Geospatial (location based) Searches in MongoDB – Part 2 – simple searching

April 2, 2012

This is the 2nd post of a multi-part series on performing geospatial (location based) searches on large data sets in MongoDB.

In this part we will focus on using simple queries to perform geo searches on the location tagged data that we loaded into the MongoDB (see part 1 for details).

MongoDB supports two-dimensional geospatial indexes. It is designed with location-based queries in mind, such as “find me the closest N items to my location.” It can also efficiently filter on additional criteria, such as “find the items that are within some distance of the centroid of my search”.

Assuming that the data has been properly loaded the first step it to index the data so that it can be geo searched by mongo. This can be done from Java, but for this exercise we will set it up from the command line:
db.name_of_collection.ensureIndex( { loc : “2d” } )

Once you have created the index, it is best to check and make sure that it was created properly:
db.name_of_collection.getIndexes()
You should see something like:
{ “v” : 1, “key” :
{ “loc” : “2d” },
“ns” : “geo1.um”,
“name” : “loc_”
}
Note: The key part is that “loc” should be “2d”

Now for the ‘fun part’, building and running the geospatial queries in Java. We will start simple and build more complex queries, using more advanced Java concepts (i.e. classes) as we go along. If you are not completely comfortable with building/running queries with the BasicDBObject then please review.

A simple geo search from the command line would look like: db.um.find( { loc : { $near : [15,150] }})
In java it would be:

Double locationLongitude = new Double (15);
Double locationLatitude = new Double (150);
BasicDBObject locQuery = new BasicDBObject();
locQuery.put(“loc”, new BasicDBObject(“$near”, new Double[]{locationLongitude, locationLatitude}));
// run the query
DBCursor locCursor = collectionUM.find( locQuery );
// use cursor to view results

Note: Use Double array in this approach; otherwise is can lead to precision issues.

A more complex (useful) search from the command like could be: db.um.find( { loc : { $near : [15.,-150.11] , $maxDistance : 40 } } ).limit(10)
In Java, using a JSON document:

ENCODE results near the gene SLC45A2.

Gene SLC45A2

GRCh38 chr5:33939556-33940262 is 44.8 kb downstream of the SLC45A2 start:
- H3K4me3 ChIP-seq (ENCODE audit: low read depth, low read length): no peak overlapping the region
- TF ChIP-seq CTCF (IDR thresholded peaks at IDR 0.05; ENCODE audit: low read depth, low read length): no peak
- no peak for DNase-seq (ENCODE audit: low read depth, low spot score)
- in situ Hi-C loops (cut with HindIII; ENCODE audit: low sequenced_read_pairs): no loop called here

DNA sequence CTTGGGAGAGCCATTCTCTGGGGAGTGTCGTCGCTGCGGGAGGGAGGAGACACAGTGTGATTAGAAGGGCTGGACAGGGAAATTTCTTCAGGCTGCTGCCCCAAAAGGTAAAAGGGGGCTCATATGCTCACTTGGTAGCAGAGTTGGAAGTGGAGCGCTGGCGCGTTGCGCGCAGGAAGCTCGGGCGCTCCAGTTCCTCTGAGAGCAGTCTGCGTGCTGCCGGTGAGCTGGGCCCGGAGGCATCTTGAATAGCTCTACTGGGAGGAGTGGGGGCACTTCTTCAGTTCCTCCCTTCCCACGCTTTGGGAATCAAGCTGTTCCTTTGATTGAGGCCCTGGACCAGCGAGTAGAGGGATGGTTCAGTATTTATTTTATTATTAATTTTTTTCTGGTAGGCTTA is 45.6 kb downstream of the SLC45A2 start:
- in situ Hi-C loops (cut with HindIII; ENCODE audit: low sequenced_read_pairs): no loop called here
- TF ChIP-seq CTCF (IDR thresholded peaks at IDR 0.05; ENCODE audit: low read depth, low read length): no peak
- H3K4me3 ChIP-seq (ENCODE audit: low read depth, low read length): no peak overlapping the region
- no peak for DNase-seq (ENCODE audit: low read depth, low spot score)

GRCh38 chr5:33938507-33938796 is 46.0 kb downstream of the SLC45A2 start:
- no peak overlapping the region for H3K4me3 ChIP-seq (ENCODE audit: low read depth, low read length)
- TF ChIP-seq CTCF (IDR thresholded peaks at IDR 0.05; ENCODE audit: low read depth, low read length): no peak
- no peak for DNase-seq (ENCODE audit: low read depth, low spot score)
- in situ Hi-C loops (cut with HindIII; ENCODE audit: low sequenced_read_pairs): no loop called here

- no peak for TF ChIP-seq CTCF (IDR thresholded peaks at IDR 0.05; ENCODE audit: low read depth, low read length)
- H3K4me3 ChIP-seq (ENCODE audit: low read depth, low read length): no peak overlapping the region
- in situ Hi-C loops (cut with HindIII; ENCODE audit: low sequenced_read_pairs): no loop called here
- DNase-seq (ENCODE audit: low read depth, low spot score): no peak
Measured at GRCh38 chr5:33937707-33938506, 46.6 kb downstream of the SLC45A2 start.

String sLng = “15.5”; Double dLng = new Double(sLng);
String sLat = “150.11”; Double dLat = new Double(sLat);
String sDistance = “40”;
DBCursor cur = collectionUM.find(new BasicDBObject(“loc”,JSON.parse(“{$near : [ ” + dLng + “,” + dLat + ” ] , $maxDistance : ” + sDistance + “}”))).limit(10);

Note: Even with this relatively simple query, it does not appear that you can easily wrap the geo query parameters in a Java BasicDBObjec object. There have been a number of posting on Stack Overflow and the Mongo Google Groups on this issue. However, I have not yet see an example of a BasicDBObject implementation that does not have to resort to using (parsing) a JSON document. Also, there is some mention of implementing this query with the BasicDBObjectBuilder. I am currently looking to that.

In the next installment I plan to using more advanced Java concepts (i.e. classes) to implement the searches.


Geospatial (location based) Searches in MongoDB – Part 1 – data acqusition and loading

March 29, 2012

This is the first post of a multi-part series on performing geospatial (location based) searches on large data sets in MongoDB.

In this part, we will focus on getting large sets of geo-data into MongoDB using the Mongo data drivers. This will be code focused approach; the programming language is Java (Mongo supports a wide variety of programming languages). I will be using the Mongo Java driver parse the geo data, format the data, and insert it into Mongo. You will need to download the Java driver (jar file) from mongodb.org.

First, we will need the some geo-data. One of the best sources for ‘reasonably’ well formatted and consistent data is at GeoNames.org  Here you can download, files from individual countries or the allCountries.zip file containing over 7 Million (~200 MB). To start working I recommend that you download a small, country-specific zip file as it will be much easier to work with (I used um.zip, it contains 230 records). Once you have things working, you can down larger countries or the allCountries files.

The follow code segments perform for basic steps: getting a connection to the Mongo db, getting the collection object (used to store the data in the db), reading the data from the country specific file, and writing the data to the database.

(1)Get a connection to Mongo database

System.out.println(“mongo”);
Mongo mongo = new Mongo(“localhost”, 27017);
System.out.println(“getting db geo1”);
DB db = mongo.getDB(“geo1”);

(2) Create your collection and data store object

// get a single collection
System.out.println(“collection UM”);
DBCollection collectionUM = db.getCollection(“um”);
DBObject dbObject = null;
String jsonObj = “”;

(3) Read the data

There is nothing really fancy here. The data is in a text file, one record per line. Just read the line, tokenize the string, and extract the data. The only tricky part is that the data is not consistently delimited so that you have to look for and find the lat/lng data fields. I use a reg expression to find the floating point data fields (token.matches(“-?\\d+(.\\d+)?”), they are the only floating point fields in the record. To keep things simple I only retained four pieces of data: the geonameID, the location information (the text info between the geonameID and the latitude data field), the latitude data, and the longitude data.
Note: As per good programming practices you do need to check the lat/lng data to insure that is is a floating point number between +/- 180. Also, make sure that you do not lose precision of the data. This should not be a problem in Java, but this sort of thing can be be a bit of a headache in PHP.

(4)_Writing the data to Mongo

We will write the data to the database using the DBCollection.insert() method. In set (2) you created collections object that uses the collection that you will write your documents to. We will us that method to write a JSON object to the collection.